Another series of books I love: Monday Mania

Two thing always catch my attention when I’m reading fiction: world building and characters. It’s why I like the Harry Dresden books I wrote about a couple of weeks ago.

Today I’m going to write about another series of books I enjoyed. One with a strange lineage.

The ancient progenitor of the books is an old animé series entitled Macross. Like so many such series it consisted of a lot of battles between giant robotic weapons known as mecha.

Than a game company, Games Design Workshop, appropriated these machines and retitled them BattleMechs. They turned out a game they called BattleTech. This game was played on a hex board with standing counters representing the Mechs. These machines could be outfitted with weapons from machine guns to 200 mm cannon to multiple missile launchers. I had a copy a couple of decades ago and it was fun to play. Eventually there was a bad cartoon series made from it, and some very successful computer games published under the title of MechWarrior.

But it’s the books set in the universe of the game that I want to talk about.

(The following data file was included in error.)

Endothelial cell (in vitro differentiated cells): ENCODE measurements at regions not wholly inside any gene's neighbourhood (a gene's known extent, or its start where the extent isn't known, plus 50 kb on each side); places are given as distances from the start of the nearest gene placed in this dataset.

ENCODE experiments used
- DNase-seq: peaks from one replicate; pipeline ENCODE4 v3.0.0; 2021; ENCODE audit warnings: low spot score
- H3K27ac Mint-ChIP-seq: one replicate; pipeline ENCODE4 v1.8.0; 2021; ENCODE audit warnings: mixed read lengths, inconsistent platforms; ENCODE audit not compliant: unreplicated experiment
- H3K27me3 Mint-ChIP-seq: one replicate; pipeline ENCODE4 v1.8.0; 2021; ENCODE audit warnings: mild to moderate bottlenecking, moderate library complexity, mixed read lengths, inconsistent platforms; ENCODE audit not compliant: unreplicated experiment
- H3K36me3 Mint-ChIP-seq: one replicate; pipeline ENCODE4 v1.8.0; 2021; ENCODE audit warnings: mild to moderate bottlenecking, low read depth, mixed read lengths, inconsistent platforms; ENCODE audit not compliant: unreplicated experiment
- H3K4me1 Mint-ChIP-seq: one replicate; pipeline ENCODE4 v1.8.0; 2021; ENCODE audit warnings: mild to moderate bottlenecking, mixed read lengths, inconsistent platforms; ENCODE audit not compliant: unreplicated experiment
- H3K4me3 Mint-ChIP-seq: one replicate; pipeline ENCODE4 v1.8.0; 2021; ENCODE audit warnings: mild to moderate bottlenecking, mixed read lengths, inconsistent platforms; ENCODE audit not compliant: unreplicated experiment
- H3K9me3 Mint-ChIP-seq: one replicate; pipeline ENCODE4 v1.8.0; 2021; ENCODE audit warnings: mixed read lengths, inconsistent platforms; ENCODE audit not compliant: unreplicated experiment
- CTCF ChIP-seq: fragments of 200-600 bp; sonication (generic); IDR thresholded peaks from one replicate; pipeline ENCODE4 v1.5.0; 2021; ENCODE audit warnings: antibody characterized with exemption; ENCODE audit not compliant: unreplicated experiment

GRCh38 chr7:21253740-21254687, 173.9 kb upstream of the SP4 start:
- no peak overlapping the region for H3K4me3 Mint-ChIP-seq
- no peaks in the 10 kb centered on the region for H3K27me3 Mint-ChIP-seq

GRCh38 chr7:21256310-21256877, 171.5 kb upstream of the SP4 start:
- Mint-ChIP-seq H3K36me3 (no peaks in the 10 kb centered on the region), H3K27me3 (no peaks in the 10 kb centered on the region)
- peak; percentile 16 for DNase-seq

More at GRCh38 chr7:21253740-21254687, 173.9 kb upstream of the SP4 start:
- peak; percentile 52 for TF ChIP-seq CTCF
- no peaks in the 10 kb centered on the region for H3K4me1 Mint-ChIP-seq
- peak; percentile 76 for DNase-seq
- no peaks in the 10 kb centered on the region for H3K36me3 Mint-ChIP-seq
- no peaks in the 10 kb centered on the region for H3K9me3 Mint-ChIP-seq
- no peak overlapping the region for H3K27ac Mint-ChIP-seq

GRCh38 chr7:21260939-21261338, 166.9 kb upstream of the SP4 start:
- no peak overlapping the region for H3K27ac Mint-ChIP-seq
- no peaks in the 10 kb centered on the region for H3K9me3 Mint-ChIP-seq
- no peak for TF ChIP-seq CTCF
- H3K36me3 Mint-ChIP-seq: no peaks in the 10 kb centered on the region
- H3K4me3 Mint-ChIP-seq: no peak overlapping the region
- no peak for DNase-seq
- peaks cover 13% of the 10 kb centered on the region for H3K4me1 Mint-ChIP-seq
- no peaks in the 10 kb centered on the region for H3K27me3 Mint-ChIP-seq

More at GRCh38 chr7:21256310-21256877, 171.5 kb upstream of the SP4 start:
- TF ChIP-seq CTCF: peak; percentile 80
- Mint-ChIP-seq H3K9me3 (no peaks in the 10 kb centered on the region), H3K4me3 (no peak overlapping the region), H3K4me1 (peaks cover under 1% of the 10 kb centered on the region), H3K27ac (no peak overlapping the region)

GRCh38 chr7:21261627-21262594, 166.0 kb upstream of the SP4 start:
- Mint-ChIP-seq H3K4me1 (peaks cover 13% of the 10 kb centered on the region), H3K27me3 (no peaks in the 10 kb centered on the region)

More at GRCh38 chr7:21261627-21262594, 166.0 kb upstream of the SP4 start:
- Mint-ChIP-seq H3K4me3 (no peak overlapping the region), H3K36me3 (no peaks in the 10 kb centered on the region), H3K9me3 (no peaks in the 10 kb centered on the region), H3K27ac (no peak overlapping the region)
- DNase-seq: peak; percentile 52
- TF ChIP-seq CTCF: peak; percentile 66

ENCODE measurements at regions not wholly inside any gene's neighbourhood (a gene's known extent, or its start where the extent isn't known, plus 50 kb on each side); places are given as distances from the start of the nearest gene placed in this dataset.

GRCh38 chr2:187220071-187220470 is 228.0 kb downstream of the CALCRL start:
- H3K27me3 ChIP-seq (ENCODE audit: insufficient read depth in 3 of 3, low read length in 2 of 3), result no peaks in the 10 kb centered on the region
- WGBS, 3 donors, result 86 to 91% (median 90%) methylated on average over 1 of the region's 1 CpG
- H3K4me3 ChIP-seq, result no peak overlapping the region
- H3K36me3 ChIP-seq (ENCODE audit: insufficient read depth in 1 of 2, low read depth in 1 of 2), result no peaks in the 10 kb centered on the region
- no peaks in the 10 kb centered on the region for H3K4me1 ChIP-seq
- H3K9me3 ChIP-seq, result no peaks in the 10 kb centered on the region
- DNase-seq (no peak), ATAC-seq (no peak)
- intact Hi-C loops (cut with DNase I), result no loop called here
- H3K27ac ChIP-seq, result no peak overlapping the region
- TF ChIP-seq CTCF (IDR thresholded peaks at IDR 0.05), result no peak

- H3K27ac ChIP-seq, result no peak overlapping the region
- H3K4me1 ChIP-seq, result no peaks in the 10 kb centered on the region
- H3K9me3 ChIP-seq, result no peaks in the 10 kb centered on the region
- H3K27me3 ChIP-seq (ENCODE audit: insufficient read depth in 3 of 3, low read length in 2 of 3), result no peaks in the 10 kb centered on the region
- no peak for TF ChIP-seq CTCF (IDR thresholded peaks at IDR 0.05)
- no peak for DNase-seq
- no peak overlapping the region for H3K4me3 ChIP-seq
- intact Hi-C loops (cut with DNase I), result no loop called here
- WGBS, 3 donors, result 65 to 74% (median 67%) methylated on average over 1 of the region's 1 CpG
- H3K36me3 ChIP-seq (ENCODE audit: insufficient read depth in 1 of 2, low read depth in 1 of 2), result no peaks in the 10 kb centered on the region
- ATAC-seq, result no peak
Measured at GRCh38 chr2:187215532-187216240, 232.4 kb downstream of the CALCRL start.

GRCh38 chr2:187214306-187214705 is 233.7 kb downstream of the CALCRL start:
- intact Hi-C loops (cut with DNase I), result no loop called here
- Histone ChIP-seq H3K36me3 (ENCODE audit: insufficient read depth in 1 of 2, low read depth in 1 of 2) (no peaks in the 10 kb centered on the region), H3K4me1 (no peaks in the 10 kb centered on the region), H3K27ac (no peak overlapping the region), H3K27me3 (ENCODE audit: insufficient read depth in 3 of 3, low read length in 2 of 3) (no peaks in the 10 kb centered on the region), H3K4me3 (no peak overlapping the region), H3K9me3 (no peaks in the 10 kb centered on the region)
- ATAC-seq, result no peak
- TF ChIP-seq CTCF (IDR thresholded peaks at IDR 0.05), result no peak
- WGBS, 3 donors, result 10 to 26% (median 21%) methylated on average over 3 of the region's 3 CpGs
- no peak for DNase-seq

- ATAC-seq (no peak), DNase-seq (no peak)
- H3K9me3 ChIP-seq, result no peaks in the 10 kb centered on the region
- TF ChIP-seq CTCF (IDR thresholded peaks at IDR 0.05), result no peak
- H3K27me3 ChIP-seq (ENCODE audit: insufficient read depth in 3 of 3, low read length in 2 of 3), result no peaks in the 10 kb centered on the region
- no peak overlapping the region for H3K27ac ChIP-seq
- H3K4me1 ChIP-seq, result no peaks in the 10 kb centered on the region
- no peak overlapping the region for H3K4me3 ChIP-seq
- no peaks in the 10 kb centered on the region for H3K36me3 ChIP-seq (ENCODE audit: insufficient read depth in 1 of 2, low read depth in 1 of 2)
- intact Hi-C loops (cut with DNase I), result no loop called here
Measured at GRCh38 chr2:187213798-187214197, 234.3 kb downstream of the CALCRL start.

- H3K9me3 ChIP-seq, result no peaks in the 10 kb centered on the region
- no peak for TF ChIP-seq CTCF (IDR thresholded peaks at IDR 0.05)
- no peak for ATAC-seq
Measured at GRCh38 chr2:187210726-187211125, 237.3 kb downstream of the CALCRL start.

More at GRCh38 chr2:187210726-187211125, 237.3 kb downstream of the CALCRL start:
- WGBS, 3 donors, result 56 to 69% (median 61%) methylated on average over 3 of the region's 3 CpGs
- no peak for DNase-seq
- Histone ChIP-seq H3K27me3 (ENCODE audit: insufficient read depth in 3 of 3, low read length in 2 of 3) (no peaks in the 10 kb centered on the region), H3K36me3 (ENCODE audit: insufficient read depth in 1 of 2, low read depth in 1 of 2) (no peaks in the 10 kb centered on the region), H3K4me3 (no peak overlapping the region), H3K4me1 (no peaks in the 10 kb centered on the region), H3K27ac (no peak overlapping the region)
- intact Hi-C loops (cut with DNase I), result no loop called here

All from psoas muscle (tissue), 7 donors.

The people working on these books created a long and complex history for the universe starting from humans leaving Earth for the stars. They went mostly in national/racial groups that founded nations of stars. Eventually a Star League was formed, sort of a cross between the Holy Roman Empire and the UN. It was organized along roughly feudal lines as central control was almost impossible. That fell when a usurper killed the royal family. This started a civil war which the usurper lost. The nations that made up the Star League started fighting amongst themselves over who got to rule. The leader of the Star League’s army got teed about this and took off for parts unknown with most of the people under his command. The Successor States battled one another for another two hundred years, nearly blowing themselves back to the Industrial Age. It’s at this points where the books start.